And hey, it still could happen, but this isn't an environmental argument, either, or even an argument at all. I'm just curious as to how we arrived at a world view where every other form of life is disposable while human life is meant to be inviolate. It can't just be the Book of Genesis, with its grant of "dominion over every living thing," because human chauvinism cuts across all cultures and belief systems. And it's not just the normal self-preservation instinct; all species possess that, and will presumably kill and/or eat anything that gets in the way of survival, yet it seems to be only humans who have elevated themselves to the level of the sacrosanct.
At the same time, you've got humans raising money to save the polar bears or the sharks, i.e., animals that prey upon humans, and what other species takes up collections to benefit its natural predators? It's never happened yet - at least not to my knowledge - but I honestly don't think I'll be surprised if one day someone knocks on my door with a pamphlet explaining why we've got to Save The Mosquito. In other words, I don't have any idea how it gets decided which forms of life are sacred and worthy of preservation and which are wholly disposable, and I'm not sure I ever will. I just know that I hate mosquitoes with a passion, spiders are not welcome in my house, I will probably go on eating pineapples, and any polar bears that come prowling around Brooklyn can expect no mercy from me.
Got my advance copy of Gimme Something Better by Jack Boulware and Silke Tudor. It's a magnificent compendium of information and opinions, delivered in oral history form, covering 30+ years of the San Francisco Bay Area punk rock scene.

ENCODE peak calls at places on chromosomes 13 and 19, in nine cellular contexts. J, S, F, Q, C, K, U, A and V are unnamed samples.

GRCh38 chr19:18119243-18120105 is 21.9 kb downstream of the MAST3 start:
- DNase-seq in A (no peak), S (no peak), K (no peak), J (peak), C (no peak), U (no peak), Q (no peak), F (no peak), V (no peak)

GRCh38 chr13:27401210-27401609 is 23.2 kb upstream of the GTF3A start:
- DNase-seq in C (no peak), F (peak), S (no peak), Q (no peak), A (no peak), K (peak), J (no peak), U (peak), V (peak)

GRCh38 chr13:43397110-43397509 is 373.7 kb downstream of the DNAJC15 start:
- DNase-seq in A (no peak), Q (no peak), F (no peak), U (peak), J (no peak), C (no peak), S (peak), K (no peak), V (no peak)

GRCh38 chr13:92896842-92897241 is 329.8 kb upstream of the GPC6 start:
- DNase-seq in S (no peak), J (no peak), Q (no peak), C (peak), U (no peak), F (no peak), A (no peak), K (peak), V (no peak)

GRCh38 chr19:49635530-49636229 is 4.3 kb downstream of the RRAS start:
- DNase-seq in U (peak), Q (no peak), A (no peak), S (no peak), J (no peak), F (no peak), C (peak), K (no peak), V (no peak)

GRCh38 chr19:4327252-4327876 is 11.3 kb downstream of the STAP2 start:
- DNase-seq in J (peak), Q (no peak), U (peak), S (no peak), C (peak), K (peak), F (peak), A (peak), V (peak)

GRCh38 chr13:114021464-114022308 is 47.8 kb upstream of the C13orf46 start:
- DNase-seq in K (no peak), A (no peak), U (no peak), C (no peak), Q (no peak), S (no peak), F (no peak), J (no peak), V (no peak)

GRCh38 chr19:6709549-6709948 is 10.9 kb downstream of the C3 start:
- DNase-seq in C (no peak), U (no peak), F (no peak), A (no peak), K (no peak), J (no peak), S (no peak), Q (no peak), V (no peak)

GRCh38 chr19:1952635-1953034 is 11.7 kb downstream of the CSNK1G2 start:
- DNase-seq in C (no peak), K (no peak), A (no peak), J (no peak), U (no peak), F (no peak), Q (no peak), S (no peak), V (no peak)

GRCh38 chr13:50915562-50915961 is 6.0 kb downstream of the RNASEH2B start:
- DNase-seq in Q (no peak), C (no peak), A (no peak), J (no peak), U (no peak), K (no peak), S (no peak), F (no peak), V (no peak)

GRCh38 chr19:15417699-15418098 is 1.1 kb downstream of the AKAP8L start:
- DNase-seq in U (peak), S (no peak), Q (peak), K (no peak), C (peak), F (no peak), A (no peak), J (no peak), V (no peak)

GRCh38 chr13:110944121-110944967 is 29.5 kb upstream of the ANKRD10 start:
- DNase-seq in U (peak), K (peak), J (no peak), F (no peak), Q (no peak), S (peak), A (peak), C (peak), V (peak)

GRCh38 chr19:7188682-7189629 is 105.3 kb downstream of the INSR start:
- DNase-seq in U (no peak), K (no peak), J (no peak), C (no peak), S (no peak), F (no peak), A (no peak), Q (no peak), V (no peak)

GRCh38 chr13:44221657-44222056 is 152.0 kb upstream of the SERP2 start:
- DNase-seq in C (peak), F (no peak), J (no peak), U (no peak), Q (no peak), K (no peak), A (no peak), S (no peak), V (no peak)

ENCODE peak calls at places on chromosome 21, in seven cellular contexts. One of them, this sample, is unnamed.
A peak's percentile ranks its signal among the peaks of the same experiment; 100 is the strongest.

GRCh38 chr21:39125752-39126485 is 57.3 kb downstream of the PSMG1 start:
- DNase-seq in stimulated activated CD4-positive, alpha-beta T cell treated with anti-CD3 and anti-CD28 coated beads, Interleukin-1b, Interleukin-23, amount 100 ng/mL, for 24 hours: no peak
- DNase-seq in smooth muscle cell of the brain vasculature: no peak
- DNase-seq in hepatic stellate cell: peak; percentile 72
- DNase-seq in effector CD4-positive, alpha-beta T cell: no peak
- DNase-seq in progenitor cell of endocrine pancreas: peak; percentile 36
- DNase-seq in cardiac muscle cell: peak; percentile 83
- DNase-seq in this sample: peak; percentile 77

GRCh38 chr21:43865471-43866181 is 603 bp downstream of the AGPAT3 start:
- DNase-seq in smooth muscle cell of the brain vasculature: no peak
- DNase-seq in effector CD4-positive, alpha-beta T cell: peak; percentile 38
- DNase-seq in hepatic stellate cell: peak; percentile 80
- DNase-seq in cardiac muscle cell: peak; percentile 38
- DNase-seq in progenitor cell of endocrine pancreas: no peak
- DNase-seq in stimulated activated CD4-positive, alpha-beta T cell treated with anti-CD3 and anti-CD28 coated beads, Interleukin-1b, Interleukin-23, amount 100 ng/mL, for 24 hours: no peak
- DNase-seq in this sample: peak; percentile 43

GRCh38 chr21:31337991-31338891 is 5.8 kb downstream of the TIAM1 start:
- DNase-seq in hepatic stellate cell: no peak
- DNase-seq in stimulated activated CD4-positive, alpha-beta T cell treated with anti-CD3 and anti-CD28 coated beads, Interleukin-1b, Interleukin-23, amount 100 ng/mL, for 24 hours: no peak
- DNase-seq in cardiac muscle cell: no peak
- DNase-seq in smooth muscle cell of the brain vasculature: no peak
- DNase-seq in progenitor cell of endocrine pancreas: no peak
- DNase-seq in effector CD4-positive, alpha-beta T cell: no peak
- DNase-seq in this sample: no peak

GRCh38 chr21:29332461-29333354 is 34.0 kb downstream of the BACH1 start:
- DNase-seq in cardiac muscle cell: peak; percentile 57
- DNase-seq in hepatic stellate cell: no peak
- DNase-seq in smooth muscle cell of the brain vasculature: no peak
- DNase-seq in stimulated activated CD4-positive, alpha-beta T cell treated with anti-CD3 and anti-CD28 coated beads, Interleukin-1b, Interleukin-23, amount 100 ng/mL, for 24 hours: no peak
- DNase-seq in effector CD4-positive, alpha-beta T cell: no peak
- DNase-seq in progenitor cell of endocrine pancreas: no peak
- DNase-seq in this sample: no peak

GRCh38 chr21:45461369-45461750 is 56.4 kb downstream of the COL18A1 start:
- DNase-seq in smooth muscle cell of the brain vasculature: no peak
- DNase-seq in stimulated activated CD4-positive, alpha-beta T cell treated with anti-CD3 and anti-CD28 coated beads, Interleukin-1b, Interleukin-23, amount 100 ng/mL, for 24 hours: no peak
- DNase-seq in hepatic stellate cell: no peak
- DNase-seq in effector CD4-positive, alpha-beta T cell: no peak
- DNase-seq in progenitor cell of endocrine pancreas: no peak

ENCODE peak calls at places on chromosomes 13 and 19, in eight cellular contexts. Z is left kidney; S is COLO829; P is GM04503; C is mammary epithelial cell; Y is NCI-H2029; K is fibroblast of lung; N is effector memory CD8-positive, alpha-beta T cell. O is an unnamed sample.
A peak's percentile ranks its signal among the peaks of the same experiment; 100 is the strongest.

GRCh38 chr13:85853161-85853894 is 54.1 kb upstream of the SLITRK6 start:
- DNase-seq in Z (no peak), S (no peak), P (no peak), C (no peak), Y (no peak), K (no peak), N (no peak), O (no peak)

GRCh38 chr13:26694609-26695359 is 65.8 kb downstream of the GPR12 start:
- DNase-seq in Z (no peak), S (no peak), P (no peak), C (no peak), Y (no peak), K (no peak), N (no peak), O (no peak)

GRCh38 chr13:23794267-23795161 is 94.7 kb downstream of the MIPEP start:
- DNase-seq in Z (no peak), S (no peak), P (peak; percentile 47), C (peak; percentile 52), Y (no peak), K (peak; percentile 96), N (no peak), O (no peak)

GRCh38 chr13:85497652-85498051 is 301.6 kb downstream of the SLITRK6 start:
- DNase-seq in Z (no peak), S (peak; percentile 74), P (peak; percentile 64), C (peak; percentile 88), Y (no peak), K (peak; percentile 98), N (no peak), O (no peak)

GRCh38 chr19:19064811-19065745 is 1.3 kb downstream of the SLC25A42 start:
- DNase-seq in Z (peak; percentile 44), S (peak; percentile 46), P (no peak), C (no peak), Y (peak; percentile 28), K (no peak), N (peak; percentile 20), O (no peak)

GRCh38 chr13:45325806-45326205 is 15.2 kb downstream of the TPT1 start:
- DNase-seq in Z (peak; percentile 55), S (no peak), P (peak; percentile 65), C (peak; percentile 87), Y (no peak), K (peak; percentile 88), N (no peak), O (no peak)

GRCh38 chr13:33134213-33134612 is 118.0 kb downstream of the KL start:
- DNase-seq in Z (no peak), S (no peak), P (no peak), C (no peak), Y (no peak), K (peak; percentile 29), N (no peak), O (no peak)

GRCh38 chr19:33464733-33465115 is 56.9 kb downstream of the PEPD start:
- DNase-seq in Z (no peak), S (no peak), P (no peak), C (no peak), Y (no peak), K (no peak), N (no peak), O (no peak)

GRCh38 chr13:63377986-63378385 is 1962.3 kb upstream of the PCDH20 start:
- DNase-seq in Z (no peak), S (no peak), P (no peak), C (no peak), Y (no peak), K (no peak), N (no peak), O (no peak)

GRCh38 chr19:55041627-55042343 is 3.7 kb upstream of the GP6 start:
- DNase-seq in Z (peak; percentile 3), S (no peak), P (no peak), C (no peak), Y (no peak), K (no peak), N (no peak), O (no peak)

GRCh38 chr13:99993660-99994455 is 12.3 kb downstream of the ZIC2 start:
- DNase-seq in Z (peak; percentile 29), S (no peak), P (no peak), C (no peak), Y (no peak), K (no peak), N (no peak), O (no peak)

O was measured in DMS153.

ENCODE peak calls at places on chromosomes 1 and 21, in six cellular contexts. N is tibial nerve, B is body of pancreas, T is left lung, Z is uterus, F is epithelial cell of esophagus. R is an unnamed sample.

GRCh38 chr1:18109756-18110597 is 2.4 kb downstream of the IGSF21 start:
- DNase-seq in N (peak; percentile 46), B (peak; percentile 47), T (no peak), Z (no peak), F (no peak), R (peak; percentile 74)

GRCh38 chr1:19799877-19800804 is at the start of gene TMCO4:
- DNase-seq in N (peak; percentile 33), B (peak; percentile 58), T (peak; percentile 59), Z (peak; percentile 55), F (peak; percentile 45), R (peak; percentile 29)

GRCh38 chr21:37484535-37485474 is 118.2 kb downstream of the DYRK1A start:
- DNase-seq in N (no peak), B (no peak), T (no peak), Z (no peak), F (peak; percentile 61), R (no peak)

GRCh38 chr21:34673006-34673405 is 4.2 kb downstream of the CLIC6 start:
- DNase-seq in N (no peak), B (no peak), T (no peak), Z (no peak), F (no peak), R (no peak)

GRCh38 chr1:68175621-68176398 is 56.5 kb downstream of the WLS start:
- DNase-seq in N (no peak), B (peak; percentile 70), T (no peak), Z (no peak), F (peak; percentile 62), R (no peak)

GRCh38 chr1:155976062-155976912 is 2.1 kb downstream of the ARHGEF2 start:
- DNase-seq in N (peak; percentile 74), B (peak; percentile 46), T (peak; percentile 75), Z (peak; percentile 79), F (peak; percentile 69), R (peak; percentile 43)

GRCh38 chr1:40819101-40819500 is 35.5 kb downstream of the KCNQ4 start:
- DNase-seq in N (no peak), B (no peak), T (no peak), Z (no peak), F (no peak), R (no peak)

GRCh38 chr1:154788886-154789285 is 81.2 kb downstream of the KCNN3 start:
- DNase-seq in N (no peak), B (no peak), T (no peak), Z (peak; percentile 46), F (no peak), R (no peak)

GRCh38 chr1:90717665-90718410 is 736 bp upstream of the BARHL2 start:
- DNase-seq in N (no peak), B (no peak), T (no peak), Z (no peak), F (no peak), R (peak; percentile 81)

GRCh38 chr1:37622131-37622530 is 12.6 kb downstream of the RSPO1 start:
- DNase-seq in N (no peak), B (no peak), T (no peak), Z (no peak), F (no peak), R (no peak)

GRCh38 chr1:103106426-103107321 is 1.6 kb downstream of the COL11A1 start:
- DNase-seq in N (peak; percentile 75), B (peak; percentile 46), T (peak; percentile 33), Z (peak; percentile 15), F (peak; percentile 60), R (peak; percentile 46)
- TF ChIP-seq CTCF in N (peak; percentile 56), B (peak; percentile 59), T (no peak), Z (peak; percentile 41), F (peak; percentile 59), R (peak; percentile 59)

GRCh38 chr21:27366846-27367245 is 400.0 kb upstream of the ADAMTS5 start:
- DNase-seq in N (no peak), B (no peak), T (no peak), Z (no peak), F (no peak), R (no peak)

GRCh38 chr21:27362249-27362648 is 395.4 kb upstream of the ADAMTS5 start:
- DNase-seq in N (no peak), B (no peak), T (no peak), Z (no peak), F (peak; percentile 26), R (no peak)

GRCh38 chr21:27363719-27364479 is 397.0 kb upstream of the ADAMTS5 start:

I'll have to admit that I preferred the original title, which was to have been Journey To The End Of The East Bay, but the project expanded beyond the authors' original imaginings to include the history of the West Bay scene as well.
Being the crazed egomaniac that I am, I immediately flipped to the pages featuring myself and my friends, and almost as quickly got caught up in the predictable cavils of "Oh no, he didn't say that about me, did he?" and "She's crazy; I was right there when that happened and it was nothing like the way she's describing it." The old saw about the committee of blind men attempting to describe an elephant comes to mind.
But once I took Aaron Cometbus's advice and tried reading the book from the beginning, it became far more compelling and fascinating. I'm only about a quarter of the way through, provided you don't count (and you probably shouldn't) the fairly intense skimming I gave to to the latter chapters covering the Gilman and Lookout scenes.